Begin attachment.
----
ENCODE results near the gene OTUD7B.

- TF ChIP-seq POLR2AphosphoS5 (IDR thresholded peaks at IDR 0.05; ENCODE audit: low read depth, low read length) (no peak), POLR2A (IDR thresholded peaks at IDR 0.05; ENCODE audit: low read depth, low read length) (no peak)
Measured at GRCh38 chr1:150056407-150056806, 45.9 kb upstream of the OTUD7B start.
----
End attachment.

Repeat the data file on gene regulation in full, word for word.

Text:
ENCODE results near the gene OTUD7B.

- TF ChIP-seq POLR2AphosphoS5 (IDR thresholded peaks at IDR 0.05; ENCODE audit: low read depth, low read length) (no peak), POLR2A (IDR thresholded peaks at IDR 0.05; ENCODE audit: low read depth, low read length) (no peak)
Measured at GRCh38 chr1:150056407-150056806, 45.9 kb upstream of the OTUD7B start.